In this section, ‘costs’ refers to the expense of hiring a lawyer. ‘Disbursements’ refers to the expenses you incur in taking the proceeding (other than the lawyer’s fees), for example, the court filing fees and witness expenses.
After a judgment is delivered the Judge may:
You should carefully record the costs and disbursements you incur in bringing or defending a proceeding, as you may have to show evidence of them if your proceeding is successful and they form part of an application for costs.
In most cases, when a judge orders the unsuccessful party to pay costs, the Judge will allocate a scale for the costs to be calculated. The cost scales are listed in:
The first part of the scale is a number category (1, 2 or 3). The number represents the amount of money that can be claimed each day in legal fees. Which category you fall in depends on how complex the proceedings were: see rule 14.3 of the District Court Rules (external link)
The second part of the scale is a letter (A, B or C) that specifies how much time can be claimed for each task a lawyer does. Which category you fall in depends on how much time would have been reasonable: see rule 14.4 of the District Court Rules (external link)
A judge will order the unsuccessful party to pay costs on a solicitor-client basis if the parties have entered into a contract with a clause stating that, in the event of litigation, the unsuccessful party will pay the successful party’s costs on that basis.
A judge may rule on the amount of money the unsuccessful party is to pay the successful party for costs.
In most cases, when a judge makes an order for disbursements they will order that the disbursements be fixed by the registrar. This means that when an order for sealing is filed with the registrar, the registrar will review the disbursements claimed by the successful party. If the registrar is satisfied with the disbursements claimed (and as long as the rest of the order is consistent with the order given in the judgment), the registrar will seal the order.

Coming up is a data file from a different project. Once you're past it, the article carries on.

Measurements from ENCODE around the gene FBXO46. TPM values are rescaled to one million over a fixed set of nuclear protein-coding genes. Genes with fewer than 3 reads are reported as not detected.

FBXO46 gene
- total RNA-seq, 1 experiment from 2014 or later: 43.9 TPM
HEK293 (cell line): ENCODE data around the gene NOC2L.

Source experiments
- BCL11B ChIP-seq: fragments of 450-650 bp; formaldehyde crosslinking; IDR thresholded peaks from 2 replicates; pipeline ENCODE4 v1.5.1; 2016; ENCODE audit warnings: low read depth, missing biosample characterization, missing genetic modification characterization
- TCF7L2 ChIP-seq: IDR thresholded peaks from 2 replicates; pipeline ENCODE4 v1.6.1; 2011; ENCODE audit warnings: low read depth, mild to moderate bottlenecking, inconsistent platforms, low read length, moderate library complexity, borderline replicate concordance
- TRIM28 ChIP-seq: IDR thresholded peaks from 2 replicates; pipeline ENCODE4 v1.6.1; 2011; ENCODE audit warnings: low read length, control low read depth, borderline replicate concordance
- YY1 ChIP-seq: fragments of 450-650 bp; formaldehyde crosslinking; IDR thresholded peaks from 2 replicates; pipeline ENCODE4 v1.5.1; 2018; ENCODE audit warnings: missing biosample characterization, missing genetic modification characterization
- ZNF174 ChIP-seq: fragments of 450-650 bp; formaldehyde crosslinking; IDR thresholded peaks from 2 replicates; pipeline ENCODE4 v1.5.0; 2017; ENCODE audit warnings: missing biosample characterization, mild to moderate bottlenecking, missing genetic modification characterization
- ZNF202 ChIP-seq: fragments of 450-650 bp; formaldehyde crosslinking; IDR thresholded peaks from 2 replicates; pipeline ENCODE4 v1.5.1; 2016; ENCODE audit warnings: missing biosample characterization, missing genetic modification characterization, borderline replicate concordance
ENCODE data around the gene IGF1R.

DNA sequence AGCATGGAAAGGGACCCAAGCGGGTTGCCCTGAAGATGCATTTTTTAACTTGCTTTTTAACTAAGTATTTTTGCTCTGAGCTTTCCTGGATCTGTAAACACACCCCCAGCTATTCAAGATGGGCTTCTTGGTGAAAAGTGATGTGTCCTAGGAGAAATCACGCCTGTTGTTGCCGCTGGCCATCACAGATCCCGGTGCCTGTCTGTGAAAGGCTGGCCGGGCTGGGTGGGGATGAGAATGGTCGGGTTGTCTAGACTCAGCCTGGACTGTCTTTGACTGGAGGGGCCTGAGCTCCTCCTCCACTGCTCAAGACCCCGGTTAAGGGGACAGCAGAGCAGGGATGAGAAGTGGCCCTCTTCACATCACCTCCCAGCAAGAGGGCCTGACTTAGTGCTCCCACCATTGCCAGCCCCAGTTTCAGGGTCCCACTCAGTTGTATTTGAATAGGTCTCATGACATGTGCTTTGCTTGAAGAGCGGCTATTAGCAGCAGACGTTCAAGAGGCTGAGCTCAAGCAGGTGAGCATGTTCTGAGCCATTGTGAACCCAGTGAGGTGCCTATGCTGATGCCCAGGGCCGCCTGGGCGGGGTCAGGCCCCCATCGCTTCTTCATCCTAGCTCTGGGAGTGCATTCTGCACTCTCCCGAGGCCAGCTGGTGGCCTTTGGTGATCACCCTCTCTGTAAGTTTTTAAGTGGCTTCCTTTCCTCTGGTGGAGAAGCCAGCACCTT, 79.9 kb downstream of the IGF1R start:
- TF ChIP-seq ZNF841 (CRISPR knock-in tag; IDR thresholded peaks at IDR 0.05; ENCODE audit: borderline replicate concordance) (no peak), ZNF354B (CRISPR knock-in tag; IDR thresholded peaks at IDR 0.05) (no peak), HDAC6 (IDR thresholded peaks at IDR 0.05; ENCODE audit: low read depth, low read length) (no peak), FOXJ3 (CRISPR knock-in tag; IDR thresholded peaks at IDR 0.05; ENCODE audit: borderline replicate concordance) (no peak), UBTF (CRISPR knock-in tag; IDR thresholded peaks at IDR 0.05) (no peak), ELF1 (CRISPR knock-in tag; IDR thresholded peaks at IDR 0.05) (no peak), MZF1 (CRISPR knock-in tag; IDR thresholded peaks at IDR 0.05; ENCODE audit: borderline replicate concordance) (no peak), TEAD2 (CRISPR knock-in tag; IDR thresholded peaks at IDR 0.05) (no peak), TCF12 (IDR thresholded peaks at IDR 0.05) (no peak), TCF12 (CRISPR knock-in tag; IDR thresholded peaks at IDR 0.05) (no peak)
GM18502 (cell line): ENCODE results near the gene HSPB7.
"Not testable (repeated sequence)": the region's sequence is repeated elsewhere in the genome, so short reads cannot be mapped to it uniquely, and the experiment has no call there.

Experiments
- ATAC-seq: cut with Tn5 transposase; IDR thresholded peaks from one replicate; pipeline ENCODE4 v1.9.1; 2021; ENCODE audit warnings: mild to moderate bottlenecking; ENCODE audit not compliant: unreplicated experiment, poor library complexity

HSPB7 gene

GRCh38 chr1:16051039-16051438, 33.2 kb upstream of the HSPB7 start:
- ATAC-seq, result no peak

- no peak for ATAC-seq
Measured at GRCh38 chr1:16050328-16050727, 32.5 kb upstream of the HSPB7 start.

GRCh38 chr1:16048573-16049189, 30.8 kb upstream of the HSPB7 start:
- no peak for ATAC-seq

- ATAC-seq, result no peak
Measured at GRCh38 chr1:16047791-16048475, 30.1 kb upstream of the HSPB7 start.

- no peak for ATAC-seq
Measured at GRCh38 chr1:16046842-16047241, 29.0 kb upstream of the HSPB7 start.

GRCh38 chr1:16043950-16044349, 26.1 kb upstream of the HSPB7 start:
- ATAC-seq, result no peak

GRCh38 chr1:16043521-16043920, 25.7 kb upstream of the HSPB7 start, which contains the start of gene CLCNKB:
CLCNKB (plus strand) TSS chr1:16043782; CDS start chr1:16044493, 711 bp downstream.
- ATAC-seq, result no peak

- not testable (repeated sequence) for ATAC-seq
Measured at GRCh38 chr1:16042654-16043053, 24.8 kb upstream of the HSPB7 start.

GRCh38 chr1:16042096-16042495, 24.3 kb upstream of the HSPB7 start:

The alternative is that a judge, when making an order for disbursements, will fix the amount of disbursements in the judgment.
If you are the successful party, you cannot claim costs such as loss of income due to time taken off work to prepare for the proceeding. However, you can claim disbursements (including witness expenses).
If you want to appeal a costs order you must lodge appeal papers with the High Court within 20 working days of the date that the judgment that gives the costs order is issued.
Security for costs is a payment of money made to the court to ensure that if a person is unsuccessful, they will be able to pay costs. The security for costs is kept in the court’s trust account until the final outcome of the proceeding.
A plaintiff or applicant in a proceeding may be ordered to pay security for costs if the defendant or respondent applies for that order under rule 5.48 of the District Court Rules (external link)
When security for costs is ordered, the person must pay the costs to the court.
If the judge orders security for costs, the judge may also order that the proceedings are put on hold (stayed) until security is paid. That means your proceeding cannot continue until security has been paid to the court.
An appellant in an appeal will usually be ordered to pay security for costs at the case management conference - see rule 18.13 of the District Court Rules (external link)
If the security for costs is not paid in time the respondent may ask the court to dismiss the appeal.
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